The Norwegian Nobel Committee has decided to award the Nobel Peace Prize for 2021 to Maria Ressa and Dmitry Muratov for their efforts to protect freedom of expression, which is a prerequisite for democracy and lasting peace. Ressa and Muratov are receiving the Peace Prize for their courageous struggle for freedom of expression in the Philippines and Russia. At the same time, they are representatives of all journalists who stand for this ideal in a world in which democracy and freedom of the press face increasingly unfavorable conditions.
Maria Ressa uses her freedom of expression to expose abuse of power, the use of violence and the rise of authoritarianism in her native Philippines. In 2012, she co-founded Rappler, a digital media company for investigative journalism that she still runs. As Rappler journalist and CEO, Ressa has shown herself to be a fearless defender of freedom of expression. Rappler has focused critical attention on the Duterte regime’s controversial, murderous anti-drug campaign. The death toll is so high that the campaign resembles a war waged against the country’s own population. Ressa and Rappler have also documented how social media is being used to spread fake news, harass opponents and manipulate public discourse.
Dmitry Andreyevich Muratov has defended freedom of speech in Russia for decades in increasingly challenging conditions. In 1993, he was one of the founders of the independent newspaper Novaja Gazeta. Since 1995 he has been the newspaper’s editor-in-chief for a total of 24 years. Novaya Gazeta is the most independent newspaper in Russia today, with a fundamentally critical attitude towards power. Fact-based journalism and the newspaper’s professional integrity have made it an important source of information on the censored aspects of Russian society rarely mentioned by other media. Since its inception in 1993, Novaya Gazeta has published critical articles on topics ranging from corruption, police violence, illegal arrests, electoral fraud and “troll factories” to the use of Russian military forces inside and outside Russia.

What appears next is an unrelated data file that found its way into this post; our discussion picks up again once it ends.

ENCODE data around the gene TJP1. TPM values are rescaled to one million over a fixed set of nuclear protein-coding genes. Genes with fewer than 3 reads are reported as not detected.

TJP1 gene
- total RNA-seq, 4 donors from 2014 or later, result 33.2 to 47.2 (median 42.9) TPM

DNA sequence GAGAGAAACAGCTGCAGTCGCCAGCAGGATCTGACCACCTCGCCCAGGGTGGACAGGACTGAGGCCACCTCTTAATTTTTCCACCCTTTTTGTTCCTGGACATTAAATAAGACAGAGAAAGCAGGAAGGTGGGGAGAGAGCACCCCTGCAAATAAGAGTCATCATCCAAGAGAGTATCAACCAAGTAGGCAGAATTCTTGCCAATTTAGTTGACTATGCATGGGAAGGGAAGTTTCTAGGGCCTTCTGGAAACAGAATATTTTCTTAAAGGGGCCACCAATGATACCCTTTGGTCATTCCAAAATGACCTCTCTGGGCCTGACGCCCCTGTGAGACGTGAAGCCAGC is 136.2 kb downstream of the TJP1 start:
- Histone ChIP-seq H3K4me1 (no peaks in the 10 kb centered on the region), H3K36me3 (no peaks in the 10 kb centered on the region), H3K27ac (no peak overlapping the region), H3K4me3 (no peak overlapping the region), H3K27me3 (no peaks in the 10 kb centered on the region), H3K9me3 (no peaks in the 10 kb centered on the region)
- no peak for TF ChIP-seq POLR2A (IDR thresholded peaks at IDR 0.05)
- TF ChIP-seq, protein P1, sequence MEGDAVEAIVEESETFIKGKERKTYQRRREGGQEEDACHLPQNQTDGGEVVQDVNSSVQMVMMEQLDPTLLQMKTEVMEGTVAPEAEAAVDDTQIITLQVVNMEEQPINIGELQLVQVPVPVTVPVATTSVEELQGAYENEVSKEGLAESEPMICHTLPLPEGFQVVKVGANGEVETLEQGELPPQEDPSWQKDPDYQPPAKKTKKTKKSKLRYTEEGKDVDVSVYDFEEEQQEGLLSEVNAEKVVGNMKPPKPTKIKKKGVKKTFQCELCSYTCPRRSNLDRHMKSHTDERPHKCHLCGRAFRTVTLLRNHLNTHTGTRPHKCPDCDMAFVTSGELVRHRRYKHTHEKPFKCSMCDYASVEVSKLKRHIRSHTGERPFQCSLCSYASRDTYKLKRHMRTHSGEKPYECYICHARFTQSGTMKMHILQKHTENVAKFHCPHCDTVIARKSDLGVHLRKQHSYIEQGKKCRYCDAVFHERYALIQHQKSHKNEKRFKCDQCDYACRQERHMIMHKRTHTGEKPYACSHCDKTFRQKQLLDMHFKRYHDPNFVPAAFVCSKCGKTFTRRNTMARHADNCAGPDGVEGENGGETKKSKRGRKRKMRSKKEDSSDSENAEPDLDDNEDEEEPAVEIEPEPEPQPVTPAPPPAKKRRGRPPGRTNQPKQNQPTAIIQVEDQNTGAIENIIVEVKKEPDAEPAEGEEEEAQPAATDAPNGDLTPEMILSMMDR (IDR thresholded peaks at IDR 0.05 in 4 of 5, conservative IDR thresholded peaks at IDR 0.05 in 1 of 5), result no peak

Opponents of Novaja Gazeta have responded with harassment, threats, violence and killings. Since the newspaper’s inception, six of its journalists have been killed, including Anna Politkovskaya, who wrote revealing articles on the war in Chechnya. Despite the killings and threats, editor-in-chief Muratov has refused to abandon the newspaper’s independent policy. He has consistently defended the right of journalists to write whatever they want about whatever they want, as long as they conform to the professional and ethical standards of journalism.
Free, independent, and fact-based journalism serves to defend against abuse of power, lies, and war propaganda. The Norwegian Nobel Committee is convinced that freedom of expression and freedom of information help to ensure an informed public. These rights are essential preconditions for democracy and protect against war and conflict. The awarding of the Nobel Peace Prize to Maria Ressa and Dmitry Muratov is intended to underline the importance of protecting and safeguarding these fundamental rights.
Without freedom of expression and freedom of the press, it will be difficult to successfully promote brotherhood among nations, disarmament, and a better world order to succeed in our time. This year’s Nobel Peace Prize is strongly linked to the provisions of Alfred Nobel’s will.ibna
Source: Nobel Prize